A new computational approach combining the Smooth Particle Hydrodynamics and a constitutive model that possesses an intrinsic length scale is proposed in this study for modelling rock fracture. In particular, a continuum-based size-dependent constitutive model with an embedded fracture process zone described by a cohesive model is adopted for modelling strain localisation in geomaterials. A length scale is introduced into the constitutive equations to describe the scale effect commonly observed in localised failure of geomaterials. The constitutive model is then employed in a mesh-free Taylor Smooth Particle Hydrodynamics (Taylor-SPH) framework to produce a new computational tool for rock fracture modelling. The key feature of the proposed numerical framework is that it describes the fracture geometry by a set of Lagrangian particles, which carry fracture information such as damage evolution and fracture orientation, thus bypassing the need to represent the fracture's topology and fracture orientation. To test the capability of this computational framework in simulating rock fracture behaviour, three mode-I numerical fracture tests including three-point bending test, Brazilian-disc test and semi-circular bending test are carried out and results validated with experimental data in the literature. The good agreement between numerical and experimental results suggests that the proposed method is a promising numerical approach to modelling rock fracture.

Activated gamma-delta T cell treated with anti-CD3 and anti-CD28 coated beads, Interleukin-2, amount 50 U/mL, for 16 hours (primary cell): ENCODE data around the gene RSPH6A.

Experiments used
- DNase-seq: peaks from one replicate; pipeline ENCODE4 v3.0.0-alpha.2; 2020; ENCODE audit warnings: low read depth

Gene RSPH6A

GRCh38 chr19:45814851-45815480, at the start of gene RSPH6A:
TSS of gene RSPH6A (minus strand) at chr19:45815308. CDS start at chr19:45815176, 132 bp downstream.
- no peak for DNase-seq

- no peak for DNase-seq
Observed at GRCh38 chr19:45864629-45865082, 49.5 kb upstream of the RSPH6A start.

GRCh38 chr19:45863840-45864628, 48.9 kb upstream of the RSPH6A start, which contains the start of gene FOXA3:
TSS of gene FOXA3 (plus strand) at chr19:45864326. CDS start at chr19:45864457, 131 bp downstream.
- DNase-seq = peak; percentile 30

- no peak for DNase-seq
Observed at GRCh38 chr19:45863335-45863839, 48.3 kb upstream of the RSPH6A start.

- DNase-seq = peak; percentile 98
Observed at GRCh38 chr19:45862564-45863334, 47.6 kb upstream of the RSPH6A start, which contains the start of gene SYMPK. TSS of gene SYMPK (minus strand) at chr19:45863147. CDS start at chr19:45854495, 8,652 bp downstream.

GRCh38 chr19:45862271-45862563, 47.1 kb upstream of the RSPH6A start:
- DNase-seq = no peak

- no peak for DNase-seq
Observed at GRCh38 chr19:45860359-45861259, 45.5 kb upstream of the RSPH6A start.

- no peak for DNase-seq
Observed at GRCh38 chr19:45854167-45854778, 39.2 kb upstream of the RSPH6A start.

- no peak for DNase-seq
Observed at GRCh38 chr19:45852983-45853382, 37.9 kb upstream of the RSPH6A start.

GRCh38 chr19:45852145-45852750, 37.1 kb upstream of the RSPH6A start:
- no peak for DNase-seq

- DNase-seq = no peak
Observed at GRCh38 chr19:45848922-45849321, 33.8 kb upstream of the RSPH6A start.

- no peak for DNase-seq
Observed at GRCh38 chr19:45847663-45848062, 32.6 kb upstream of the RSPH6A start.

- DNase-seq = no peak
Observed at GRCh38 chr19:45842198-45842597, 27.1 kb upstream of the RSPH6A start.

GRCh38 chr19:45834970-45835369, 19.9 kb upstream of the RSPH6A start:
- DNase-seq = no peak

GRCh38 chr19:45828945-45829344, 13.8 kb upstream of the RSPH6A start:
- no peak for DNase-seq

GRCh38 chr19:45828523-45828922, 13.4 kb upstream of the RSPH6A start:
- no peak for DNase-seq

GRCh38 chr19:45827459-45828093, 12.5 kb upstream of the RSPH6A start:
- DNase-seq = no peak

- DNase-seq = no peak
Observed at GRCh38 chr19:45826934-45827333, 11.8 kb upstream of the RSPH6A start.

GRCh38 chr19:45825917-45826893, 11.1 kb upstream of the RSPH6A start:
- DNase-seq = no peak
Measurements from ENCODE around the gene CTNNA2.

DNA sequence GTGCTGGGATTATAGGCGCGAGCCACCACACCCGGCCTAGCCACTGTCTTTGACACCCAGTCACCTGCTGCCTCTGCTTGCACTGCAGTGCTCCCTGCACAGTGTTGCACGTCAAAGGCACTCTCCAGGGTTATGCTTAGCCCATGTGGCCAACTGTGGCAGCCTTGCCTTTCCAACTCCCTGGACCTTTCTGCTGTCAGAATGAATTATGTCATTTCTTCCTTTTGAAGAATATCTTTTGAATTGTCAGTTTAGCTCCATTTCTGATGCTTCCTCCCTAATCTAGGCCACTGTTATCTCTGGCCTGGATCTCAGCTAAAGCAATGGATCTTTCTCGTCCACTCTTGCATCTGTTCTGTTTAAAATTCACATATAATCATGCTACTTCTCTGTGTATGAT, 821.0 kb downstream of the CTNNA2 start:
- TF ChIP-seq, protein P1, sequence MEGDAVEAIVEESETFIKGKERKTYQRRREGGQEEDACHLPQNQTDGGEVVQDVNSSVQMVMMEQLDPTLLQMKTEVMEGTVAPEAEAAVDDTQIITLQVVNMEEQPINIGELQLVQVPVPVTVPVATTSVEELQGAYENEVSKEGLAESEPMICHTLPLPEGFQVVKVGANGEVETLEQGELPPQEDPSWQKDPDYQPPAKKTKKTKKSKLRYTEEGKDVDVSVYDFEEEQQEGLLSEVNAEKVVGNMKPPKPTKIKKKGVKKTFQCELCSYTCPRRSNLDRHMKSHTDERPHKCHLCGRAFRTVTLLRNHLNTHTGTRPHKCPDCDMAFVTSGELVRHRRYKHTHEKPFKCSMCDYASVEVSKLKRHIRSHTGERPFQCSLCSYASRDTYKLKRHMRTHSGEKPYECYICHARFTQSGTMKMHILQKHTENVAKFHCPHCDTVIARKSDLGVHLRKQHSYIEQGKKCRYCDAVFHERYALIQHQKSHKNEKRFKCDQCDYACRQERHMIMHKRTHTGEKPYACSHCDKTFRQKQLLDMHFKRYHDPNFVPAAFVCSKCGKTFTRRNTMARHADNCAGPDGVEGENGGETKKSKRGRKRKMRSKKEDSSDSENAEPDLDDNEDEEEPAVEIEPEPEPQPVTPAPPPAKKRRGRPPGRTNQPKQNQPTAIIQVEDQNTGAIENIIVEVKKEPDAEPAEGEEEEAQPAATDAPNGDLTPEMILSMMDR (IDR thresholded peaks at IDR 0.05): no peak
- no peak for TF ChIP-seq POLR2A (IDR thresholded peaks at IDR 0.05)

- Cohesive fracture
- Rock fracture
- Size effect
- Size-dependent constitutive model
- Smoothed particle hydrodynamics